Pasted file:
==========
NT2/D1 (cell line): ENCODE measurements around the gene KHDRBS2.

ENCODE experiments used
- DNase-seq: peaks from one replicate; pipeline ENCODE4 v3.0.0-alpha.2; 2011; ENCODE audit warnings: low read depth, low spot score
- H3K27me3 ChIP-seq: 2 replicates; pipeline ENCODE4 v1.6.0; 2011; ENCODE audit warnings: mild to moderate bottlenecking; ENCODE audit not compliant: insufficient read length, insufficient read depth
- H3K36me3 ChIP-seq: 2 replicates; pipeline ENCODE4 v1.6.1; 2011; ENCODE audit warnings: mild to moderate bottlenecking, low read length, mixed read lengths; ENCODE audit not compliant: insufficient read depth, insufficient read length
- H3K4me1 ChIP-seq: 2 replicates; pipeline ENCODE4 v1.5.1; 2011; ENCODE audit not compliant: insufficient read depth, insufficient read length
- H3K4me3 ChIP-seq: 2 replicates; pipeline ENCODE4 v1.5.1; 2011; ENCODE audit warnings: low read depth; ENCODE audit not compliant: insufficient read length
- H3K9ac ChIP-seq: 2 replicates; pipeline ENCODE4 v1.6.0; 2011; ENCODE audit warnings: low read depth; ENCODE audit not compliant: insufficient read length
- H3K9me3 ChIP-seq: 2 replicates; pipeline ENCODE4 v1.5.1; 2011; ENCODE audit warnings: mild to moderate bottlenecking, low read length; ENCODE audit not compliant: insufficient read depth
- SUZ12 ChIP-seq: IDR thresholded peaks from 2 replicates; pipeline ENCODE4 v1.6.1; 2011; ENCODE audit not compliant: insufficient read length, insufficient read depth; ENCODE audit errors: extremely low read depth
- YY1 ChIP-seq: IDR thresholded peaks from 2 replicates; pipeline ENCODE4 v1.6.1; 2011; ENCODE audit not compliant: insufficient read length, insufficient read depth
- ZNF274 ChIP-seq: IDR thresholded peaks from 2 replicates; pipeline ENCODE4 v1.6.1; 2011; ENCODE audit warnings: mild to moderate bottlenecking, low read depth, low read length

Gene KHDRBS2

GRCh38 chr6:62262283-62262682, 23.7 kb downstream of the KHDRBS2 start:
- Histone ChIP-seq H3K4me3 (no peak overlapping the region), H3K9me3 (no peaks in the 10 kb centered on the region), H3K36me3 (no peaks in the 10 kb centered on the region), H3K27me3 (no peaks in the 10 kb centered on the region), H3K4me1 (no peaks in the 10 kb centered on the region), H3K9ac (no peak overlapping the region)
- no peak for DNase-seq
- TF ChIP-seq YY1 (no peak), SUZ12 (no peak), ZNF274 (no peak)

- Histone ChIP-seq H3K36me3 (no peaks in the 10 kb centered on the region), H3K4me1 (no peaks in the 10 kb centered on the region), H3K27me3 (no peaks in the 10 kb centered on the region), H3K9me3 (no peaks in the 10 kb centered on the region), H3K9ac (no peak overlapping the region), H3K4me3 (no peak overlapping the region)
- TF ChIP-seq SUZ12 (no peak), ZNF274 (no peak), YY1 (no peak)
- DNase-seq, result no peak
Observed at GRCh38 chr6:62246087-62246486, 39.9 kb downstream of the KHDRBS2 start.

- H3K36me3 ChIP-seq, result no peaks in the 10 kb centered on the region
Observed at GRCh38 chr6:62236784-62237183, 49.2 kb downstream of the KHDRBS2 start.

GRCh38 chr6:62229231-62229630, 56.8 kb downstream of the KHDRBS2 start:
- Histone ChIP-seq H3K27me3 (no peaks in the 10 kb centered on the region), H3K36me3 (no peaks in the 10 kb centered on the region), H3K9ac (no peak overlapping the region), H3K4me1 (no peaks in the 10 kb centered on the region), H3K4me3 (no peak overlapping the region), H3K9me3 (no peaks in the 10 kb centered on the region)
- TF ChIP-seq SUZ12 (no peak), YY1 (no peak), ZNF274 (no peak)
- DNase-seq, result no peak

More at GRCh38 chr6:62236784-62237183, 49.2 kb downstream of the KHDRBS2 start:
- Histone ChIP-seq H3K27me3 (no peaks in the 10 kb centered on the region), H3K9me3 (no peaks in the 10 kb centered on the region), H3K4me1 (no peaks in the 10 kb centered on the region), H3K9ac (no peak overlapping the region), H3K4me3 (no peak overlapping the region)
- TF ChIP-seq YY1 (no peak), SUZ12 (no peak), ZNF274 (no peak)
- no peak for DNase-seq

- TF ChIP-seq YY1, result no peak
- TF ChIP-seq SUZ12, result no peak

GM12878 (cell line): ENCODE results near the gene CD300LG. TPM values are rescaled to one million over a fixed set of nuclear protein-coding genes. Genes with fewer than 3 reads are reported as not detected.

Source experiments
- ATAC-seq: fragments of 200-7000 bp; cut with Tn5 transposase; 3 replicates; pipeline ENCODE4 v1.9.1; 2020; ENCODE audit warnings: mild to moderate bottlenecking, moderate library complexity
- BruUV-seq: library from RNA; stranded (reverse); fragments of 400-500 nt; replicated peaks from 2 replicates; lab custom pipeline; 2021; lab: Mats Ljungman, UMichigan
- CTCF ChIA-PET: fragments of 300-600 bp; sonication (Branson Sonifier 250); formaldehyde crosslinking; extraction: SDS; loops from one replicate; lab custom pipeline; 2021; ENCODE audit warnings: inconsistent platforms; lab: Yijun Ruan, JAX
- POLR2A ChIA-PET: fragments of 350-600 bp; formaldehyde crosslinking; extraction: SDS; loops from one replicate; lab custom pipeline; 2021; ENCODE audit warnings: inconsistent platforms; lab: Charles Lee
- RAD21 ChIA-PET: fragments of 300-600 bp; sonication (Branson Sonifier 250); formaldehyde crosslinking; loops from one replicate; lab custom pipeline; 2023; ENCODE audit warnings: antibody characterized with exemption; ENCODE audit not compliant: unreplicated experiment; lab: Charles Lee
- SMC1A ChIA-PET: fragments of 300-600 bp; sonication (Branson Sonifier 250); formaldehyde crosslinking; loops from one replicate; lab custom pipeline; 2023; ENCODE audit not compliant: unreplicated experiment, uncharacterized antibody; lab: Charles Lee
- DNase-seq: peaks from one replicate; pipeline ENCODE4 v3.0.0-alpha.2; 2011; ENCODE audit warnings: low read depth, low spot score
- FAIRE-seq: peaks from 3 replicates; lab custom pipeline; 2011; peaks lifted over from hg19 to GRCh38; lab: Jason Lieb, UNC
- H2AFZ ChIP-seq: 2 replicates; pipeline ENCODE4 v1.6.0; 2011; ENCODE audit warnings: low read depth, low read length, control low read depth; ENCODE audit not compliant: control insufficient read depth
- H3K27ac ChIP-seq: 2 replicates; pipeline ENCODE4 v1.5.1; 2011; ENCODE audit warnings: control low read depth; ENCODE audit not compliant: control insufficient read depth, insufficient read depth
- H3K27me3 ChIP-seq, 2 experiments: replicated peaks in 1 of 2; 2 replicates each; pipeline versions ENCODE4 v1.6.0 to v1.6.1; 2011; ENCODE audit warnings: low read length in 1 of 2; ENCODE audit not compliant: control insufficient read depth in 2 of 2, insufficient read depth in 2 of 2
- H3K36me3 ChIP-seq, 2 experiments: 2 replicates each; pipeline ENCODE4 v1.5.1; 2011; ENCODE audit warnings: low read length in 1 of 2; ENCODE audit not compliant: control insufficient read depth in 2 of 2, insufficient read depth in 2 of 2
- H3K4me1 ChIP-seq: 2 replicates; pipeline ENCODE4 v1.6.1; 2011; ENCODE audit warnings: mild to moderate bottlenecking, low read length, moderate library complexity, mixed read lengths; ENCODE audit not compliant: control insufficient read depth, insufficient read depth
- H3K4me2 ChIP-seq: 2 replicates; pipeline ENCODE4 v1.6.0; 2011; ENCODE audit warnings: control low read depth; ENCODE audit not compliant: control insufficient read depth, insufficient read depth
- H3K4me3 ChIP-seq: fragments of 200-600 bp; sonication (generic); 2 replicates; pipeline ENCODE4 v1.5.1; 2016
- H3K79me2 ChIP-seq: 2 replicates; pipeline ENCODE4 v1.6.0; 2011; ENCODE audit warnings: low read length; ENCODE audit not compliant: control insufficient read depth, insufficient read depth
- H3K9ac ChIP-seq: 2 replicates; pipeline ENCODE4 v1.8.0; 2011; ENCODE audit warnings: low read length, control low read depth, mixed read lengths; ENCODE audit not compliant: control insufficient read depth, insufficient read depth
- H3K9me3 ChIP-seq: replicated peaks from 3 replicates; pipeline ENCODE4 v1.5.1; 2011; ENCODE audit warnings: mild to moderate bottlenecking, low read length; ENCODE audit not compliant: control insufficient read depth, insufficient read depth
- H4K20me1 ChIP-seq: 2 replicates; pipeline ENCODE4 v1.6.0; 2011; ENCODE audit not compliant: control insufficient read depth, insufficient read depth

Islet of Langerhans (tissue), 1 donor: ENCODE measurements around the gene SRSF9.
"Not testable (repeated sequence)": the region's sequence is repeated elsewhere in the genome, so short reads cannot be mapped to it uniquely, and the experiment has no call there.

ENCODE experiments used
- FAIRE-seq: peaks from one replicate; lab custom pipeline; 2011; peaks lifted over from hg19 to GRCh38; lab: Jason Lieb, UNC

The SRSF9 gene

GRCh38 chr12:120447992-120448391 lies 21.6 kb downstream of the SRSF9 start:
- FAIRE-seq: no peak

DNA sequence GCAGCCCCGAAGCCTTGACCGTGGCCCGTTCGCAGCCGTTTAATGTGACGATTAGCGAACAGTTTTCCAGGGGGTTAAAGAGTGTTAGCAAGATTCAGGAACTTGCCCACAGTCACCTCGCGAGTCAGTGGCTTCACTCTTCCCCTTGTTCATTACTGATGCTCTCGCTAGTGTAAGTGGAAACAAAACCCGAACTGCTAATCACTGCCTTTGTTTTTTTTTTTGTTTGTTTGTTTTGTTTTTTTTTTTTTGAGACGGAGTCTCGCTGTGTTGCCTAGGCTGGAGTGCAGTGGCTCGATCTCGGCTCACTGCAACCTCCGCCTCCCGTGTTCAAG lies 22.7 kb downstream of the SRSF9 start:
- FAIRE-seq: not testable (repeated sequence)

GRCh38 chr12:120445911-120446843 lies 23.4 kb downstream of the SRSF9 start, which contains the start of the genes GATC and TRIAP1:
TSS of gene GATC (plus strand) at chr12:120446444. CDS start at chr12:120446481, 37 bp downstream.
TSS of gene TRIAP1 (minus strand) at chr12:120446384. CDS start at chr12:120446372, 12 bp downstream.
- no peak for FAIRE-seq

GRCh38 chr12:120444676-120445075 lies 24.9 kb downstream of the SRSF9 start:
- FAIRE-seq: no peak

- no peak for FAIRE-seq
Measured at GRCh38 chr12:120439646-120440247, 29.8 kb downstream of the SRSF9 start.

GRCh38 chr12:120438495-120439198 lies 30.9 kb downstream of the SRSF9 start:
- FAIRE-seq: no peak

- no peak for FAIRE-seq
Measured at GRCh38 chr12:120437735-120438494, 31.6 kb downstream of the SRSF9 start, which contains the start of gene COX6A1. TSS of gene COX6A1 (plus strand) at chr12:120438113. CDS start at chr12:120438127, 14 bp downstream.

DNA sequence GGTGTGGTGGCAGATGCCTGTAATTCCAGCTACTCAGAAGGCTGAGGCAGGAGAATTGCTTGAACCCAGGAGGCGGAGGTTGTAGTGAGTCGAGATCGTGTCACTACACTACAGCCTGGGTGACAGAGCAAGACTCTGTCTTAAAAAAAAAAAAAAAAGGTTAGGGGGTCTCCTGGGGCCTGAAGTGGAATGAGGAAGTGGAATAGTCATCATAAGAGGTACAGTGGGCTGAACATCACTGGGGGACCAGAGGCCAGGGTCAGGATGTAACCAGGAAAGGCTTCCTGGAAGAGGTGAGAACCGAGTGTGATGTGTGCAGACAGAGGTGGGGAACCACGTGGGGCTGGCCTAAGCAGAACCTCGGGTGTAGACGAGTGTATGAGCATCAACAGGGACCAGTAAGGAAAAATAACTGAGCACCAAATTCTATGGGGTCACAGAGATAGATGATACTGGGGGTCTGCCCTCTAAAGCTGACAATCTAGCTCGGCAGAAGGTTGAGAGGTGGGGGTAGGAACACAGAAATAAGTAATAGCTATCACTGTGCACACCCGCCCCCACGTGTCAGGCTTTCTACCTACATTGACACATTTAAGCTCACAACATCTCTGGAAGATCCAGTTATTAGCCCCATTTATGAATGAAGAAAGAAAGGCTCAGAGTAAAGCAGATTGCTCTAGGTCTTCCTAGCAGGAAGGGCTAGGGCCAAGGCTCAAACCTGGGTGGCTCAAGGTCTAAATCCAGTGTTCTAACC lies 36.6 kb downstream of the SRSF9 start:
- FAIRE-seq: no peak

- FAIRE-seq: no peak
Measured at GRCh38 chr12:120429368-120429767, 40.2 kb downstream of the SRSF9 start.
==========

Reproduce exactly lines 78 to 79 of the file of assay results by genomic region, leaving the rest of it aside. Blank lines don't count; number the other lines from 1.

- FAIRE-seq: no peak
Measured at GRCh38 chr12:120429368-120429767, 40.2 kb downstream of the SRSF9 start.